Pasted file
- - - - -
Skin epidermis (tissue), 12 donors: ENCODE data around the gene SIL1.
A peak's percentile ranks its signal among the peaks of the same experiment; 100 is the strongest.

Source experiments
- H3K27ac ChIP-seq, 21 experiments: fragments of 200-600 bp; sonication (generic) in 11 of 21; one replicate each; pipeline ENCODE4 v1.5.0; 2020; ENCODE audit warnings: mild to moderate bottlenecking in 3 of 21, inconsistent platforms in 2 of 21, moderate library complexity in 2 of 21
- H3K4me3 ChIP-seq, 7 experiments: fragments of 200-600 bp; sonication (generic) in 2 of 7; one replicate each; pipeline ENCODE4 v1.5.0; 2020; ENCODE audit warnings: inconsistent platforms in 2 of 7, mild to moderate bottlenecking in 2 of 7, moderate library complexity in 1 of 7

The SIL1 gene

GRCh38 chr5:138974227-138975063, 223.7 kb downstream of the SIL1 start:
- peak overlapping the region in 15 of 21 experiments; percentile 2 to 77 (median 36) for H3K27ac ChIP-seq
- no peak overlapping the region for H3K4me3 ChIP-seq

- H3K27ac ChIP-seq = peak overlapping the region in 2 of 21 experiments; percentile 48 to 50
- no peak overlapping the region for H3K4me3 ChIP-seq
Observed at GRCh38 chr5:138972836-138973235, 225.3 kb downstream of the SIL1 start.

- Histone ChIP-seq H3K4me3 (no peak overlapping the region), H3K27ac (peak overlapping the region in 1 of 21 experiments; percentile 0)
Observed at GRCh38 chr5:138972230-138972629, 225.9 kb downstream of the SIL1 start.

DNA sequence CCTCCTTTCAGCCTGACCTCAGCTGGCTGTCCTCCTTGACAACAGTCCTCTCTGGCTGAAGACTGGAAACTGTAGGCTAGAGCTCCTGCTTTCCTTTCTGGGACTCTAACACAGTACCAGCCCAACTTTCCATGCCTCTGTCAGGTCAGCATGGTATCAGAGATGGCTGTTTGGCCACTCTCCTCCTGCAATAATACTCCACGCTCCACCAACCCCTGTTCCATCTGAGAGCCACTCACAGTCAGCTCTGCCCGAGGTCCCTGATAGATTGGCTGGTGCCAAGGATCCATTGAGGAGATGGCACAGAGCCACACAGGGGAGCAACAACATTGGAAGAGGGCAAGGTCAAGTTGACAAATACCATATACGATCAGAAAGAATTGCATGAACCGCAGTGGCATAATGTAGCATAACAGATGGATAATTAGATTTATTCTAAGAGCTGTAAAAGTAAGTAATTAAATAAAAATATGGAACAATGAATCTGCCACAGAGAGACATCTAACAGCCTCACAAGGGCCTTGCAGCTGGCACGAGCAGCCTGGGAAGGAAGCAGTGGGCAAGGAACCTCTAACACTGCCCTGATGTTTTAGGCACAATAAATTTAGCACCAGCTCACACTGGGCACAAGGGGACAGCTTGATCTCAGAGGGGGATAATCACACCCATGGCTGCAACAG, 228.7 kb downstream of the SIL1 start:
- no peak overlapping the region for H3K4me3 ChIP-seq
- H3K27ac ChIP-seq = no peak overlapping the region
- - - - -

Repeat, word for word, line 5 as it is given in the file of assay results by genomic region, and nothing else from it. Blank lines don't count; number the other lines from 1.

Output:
- H3K4me3 ChIP-seq, 7 experiments: fragments of 200-600 bp; sonication (generic) in 2 of 7; one replicate each; pipeline ENCODE4 v1.5.0; 2020; ENCODE audit warnings: inconsistent platforms in 2 of 7, mild to moderate bottlenecking in 2 of 7, moderate library complexity in 1 of 7